Thanks for all the input! So I guess I'll have to do some more research before diving in. I am new to all this(and having a blast).If I can figure out how to use a solid piece of this 1/8 by 1 inch copper for a pup then I suspect I have enough on hand to build at least 200 of them.
To use that piece of copper, cut a slot up the middle but leave at least 1/4" at one end uncut. Solder a wire at the end of each tang; those wires run to your transformer (how they attach to the transformer depends on the type used). Wrap your magnet(s) in tape and either tape or glue in line with the slot. You now have a pickup. : )
was looking for a bit of bus bar like that when we first started discussing these pickups but trying to find a small quantity at a decent price in Aust is murder...
a drill and a coping saw with a metal cutting blade and you could do some fancy looking pickups.... pot them in a clear resin to show them off....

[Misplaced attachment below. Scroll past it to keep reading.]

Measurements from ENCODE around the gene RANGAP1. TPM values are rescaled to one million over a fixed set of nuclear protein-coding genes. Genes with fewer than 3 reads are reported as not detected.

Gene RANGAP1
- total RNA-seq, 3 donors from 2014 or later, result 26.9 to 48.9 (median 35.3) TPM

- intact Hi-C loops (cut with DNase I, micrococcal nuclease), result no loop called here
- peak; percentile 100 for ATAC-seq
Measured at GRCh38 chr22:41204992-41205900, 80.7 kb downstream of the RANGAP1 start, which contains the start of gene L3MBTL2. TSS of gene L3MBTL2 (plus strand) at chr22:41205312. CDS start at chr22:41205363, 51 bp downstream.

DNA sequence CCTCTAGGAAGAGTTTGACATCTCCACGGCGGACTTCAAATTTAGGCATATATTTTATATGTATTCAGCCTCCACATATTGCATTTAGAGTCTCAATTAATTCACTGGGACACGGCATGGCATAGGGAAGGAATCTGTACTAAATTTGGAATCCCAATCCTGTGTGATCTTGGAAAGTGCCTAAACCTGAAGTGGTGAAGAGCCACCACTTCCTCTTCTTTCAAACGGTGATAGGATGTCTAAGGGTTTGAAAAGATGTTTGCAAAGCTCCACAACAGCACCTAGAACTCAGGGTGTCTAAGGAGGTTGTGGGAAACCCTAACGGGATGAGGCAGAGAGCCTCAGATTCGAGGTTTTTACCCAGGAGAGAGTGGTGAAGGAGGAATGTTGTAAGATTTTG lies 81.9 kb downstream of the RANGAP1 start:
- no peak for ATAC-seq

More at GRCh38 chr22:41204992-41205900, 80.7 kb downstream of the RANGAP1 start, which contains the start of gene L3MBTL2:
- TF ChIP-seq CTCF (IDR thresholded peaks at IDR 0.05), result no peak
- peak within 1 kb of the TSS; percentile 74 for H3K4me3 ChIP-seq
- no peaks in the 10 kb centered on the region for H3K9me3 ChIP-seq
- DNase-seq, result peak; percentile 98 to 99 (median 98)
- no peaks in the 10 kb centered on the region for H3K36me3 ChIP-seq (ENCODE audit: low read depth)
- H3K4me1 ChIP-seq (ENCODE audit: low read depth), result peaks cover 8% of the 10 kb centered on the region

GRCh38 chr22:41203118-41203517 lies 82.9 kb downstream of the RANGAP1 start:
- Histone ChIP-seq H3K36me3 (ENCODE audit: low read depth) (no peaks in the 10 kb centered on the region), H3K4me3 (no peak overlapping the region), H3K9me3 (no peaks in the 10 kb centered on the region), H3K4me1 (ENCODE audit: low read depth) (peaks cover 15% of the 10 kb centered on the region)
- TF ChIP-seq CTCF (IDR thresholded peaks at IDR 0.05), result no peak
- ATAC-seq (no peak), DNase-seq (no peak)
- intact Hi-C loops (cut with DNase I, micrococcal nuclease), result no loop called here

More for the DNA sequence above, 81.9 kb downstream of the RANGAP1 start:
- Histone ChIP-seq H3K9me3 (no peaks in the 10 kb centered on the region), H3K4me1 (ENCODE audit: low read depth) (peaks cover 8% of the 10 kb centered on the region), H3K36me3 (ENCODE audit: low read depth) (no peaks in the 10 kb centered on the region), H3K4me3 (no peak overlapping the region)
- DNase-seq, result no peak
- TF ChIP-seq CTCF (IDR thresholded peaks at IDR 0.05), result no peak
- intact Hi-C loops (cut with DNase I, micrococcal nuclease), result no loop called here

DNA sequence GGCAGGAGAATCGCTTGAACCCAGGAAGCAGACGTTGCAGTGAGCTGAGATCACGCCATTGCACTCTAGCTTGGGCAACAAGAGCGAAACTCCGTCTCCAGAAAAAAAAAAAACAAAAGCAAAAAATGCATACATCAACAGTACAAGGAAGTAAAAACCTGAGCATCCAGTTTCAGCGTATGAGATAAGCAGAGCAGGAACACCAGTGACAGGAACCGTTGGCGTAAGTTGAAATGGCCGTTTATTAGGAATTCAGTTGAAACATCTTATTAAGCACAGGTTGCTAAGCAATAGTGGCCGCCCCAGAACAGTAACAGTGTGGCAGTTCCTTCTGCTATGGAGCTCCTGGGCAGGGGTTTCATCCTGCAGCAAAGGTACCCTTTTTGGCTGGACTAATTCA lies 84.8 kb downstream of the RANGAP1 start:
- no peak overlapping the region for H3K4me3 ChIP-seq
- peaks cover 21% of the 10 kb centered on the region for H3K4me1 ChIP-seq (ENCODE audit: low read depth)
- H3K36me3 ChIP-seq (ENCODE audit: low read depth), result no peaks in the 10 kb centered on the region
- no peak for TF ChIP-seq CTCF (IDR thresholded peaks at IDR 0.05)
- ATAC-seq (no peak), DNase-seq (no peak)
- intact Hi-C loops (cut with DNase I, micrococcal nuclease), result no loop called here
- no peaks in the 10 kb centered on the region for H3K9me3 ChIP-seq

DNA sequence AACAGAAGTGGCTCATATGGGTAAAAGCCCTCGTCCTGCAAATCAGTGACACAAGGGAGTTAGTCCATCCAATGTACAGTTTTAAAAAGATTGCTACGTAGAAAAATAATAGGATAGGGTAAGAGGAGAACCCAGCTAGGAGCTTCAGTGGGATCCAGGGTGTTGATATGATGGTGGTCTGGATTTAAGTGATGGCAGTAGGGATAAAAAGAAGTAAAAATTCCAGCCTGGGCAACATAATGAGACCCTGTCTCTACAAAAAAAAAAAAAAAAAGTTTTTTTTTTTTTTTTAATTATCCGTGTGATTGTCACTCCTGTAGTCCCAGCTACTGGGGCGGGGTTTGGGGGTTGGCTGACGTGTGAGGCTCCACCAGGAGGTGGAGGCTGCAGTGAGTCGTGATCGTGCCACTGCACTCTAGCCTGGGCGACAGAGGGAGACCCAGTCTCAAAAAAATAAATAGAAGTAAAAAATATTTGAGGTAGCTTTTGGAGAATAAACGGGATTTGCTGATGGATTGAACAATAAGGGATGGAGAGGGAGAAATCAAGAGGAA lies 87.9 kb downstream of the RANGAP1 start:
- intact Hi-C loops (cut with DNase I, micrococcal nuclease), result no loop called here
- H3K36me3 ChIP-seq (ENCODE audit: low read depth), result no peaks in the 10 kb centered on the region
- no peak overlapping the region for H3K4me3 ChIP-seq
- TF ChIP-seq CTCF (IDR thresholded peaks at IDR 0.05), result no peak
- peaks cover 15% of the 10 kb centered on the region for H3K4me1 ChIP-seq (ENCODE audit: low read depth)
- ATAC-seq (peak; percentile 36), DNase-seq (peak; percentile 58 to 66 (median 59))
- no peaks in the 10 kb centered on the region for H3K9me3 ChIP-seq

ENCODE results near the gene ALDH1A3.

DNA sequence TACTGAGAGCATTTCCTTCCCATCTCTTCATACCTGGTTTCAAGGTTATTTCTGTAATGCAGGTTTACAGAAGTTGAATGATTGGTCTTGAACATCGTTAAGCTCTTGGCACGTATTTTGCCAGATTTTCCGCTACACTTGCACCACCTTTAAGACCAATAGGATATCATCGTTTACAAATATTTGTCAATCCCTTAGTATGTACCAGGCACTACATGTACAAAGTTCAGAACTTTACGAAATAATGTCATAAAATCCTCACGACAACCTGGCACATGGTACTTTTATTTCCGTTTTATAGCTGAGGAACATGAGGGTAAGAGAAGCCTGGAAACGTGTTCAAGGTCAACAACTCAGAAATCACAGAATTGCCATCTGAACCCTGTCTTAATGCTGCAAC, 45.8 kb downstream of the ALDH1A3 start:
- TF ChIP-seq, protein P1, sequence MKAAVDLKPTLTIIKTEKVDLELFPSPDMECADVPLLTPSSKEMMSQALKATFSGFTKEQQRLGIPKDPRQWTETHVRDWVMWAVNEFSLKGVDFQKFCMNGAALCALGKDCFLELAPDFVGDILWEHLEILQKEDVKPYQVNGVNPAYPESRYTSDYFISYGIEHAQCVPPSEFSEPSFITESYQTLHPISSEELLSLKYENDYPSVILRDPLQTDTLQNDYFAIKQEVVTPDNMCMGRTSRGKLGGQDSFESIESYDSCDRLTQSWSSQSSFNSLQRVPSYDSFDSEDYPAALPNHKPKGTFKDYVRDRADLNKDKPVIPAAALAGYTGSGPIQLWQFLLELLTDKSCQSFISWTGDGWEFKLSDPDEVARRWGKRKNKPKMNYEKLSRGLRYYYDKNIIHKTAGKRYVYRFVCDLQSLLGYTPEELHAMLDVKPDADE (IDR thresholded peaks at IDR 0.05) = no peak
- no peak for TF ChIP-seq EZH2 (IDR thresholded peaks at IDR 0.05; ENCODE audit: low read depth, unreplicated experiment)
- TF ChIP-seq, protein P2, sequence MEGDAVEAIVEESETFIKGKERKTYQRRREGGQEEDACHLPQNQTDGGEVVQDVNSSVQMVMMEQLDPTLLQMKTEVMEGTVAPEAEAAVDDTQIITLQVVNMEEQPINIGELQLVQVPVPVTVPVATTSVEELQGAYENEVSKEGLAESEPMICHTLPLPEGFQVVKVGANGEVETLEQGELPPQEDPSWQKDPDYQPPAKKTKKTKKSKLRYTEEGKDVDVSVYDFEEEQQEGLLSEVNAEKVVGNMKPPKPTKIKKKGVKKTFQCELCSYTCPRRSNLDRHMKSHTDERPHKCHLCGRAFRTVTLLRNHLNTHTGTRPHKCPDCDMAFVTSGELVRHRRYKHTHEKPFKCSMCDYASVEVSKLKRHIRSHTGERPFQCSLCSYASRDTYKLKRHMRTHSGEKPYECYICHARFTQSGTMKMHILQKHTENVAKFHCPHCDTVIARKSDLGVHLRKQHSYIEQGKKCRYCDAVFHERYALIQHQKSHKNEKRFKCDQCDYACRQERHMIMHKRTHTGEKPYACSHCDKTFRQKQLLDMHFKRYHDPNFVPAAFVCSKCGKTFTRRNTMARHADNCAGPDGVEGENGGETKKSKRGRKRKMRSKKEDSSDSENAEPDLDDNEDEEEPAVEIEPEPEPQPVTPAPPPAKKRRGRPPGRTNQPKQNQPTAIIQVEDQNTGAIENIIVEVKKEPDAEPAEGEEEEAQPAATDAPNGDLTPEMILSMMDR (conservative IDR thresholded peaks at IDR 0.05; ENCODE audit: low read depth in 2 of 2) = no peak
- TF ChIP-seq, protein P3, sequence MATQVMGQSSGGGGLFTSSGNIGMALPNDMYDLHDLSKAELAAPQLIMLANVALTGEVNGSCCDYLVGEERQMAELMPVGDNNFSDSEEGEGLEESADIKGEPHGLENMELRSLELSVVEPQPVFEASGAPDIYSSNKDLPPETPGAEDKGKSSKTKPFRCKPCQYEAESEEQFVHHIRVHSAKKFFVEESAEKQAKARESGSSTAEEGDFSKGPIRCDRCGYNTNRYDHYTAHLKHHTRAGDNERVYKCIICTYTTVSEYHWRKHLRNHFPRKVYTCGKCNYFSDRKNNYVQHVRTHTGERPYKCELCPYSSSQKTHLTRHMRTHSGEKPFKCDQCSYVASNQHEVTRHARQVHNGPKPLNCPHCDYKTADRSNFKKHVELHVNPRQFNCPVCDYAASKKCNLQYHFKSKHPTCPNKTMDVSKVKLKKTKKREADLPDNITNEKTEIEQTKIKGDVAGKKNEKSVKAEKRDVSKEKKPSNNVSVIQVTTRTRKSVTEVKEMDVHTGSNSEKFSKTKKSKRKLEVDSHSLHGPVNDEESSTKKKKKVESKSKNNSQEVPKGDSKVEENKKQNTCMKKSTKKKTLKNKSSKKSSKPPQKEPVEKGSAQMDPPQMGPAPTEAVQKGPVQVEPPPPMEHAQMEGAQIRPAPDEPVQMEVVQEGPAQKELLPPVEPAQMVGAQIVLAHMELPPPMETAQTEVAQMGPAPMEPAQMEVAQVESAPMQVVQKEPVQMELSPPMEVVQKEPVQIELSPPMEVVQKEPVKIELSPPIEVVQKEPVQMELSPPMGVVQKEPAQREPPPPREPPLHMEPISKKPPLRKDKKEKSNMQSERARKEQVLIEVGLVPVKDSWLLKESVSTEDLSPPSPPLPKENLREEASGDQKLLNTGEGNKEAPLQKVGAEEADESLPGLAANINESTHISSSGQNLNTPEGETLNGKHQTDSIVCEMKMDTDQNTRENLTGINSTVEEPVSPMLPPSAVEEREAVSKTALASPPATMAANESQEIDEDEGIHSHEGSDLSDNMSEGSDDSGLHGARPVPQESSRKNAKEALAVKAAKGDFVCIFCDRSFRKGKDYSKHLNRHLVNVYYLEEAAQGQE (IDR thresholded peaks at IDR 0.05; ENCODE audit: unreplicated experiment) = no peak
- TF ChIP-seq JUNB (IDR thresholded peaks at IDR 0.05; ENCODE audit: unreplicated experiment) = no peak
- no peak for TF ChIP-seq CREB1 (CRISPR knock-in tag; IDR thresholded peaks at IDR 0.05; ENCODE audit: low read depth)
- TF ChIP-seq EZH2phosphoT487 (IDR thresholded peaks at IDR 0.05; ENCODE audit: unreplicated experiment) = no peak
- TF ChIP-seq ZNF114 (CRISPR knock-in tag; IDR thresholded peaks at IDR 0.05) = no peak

but the major problem is still corrosion of the Al. as soon as its cut Aluminium oxide (aluminium rust) forms on the surface. any press fit will still have the problem and add resistance to the loop.same with crimps .
Yep. Metal rusts, copper corrodes and aluminum oxidizes.
Something you can do after putting your pickup together is to spray/dab/dip/brush on some type of sealer to keep your connections clean. Sealer can be as simple as some paint or clear coat.
One can also use a spray-on lubricant specially made for electronics. I use one called CRC 2-26. It's available on Amazon (about $8) or from Home Depot (about $3). WD-40 will work on non-conductive circuits as a sealant, but shouldn't be used on conductive circuits because it sets up and gums after a while. CRC 2-26 can be used inside pots to keep them from oxidizing and to keep them working smoothly.
Dielectric Grease will work.